SINGAPORE - A new $15,000 post-graduate scholarship for women was launched on Tuesday as part of efforts to further support women here to achieve their aspirations.
The scholarship, with a total sum of $150,000 co-funded by social service agency Singapore Muslim Women’s Association (PPIS) and bursary distribution organisation Lembaga Biasiswa Kenangan Maulud, will be given to one recipient a year for 10 years from 2023.
Applicants should be pursuing a full-time postgraduate programme either at the master or PhD level, though if done locally, a part-time programme would be allowed. They can pursue the following fields of study, among other relevant options: science, technology, engineering and mathematics (Stem); women’s studies; gerontology; geriatrics; and community work. Applications will open from June 2023.
Scholarship recipients will also be required to do a volunteering stint with PPIS.
Deputy Prime Minister Lawrence Wong, who announced the scholarship at the PPIS 70th anniversary gala dinner at Sands Expo and Convention Centre, noted that the scholarship covers traditionally male-dominated areas such as Stem. He said: “I hope that through these efforts, we can continue to grow the number of female role models for the Malay/Muslim community and we can truly show that there are no limits to what women can achieve here in Singapore.”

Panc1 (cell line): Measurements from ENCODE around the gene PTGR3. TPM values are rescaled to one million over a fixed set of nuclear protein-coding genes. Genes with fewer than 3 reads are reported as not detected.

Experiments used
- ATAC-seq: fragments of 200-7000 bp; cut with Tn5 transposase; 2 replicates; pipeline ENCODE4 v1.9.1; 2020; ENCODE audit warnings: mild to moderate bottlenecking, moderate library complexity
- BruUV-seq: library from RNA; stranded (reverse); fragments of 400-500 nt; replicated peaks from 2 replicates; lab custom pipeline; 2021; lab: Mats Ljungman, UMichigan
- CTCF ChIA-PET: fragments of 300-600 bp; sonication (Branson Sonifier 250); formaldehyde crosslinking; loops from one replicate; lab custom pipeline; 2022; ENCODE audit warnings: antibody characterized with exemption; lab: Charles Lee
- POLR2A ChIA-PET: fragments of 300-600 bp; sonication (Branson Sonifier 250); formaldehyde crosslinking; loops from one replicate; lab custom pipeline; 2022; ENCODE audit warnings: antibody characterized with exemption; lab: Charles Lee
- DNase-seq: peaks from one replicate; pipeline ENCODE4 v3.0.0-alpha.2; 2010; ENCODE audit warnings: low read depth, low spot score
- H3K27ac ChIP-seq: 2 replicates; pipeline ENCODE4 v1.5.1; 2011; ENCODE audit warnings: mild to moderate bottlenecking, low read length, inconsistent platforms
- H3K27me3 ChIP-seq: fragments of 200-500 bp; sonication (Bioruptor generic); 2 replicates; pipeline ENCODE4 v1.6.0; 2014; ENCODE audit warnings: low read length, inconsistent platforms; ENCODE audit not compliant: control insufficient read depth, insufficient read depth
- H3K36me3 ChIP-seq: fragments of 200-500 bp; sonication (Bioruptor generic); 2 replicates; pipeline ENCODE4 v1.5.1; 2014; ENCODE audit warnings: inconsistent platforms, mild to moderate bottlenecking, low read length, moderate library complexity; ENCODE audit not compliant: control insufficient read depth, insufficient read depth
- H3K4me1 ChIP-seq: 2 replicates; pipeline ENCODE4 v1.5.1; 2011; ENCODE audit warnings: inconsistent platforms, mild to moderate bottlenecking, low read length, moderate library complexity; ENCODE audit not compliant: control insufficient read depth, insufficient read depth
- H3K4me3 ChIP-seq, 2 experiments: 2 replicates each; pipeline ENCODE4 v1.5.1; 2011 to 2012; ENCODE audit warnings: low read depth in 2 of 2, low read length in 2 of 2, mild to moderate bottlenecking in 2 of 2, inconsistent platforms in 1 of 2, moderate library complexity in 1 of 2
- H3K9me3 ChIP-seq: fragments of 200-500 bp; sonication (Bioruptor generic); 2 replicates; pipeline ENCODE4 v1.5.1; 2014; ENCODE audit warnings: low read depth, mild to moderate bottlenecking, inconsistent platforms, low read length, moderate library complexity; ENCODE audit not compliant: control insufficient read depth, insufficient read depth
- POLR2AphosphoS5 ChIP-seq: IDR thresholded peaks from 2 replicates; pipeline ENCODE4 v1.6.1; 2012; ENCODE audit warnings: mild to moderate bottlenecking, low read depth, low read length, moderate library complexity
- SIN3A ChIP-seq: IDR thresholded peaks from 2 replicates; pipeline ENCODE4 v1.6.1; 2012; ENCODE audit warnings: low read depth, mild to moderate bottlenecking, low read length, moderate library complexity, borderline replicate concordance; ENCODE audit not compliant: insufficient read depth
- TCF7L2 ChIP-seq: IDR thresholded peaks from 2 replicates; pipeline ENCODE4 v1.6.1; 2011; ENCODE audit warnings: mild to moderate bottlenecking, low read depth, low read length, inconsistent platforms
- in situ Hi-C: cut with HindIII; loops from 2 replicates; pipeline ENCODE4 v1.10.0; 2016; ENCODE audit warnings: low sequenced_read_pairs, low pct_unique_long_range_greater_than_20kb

PPIS president Hazlina Abdul Halim said that a study published by the organisation earlier this year had found that among the top five personal aspirations of Muslim women here was the wish to further their education or upgrade their skills. “This post-graduate scholarship is for today’s women to realise their aspirations, so Singapore will be a better home for the women of tomorrow,” she said.
Mr Wong said the scholarship is an example of community efforts to advance the cause of women in Singapore. He noted that despite the significant advancement of women in Singapore, society is very much a work-in-progress as gender gaps still exist. For example, women still bear a disproportionate share of caregiving at home and also continue to face disadvantages at work, where they may be perceived as less capable, especially in more male-dominated industries. “All these can dissuade women from pursuing their passion or their career aspirations. So we can and must certainly do more,” said Mr Wong.
However, government efforts alone will not be enough as a key challenge is the persistence of deep-seated and entrenched gender stereotypes. Mr Wong called for men to do more to embrace their caregiving responsibilities, and not assume that women are somehow better suited to such roles. He also urged employers to develop family-friendly workplaces; and parents and teachers to encourage boys and girls to respect one another.
He said PPIS has played an integral role in empowering women and strengthening families in Singapore for the past 70 years. PPIS was started by 22 like-minded women volunteers in 1952, and has since grown to more than 110 active volunteers, 17 centres and 300 employees.
Mr Wong noted PPIS’ efforts in helping Muslim women cultivate financial and personal independence, and its advocacy for more legal protection for women in marriage and divorce, as well as the centres it operates to help families and children. He said: “Ultimately, to create a fairer and a more equal society, all of us - as individuals, community organisations, employers and the Government – will have to do our part. This is a collective and shared responsibility.”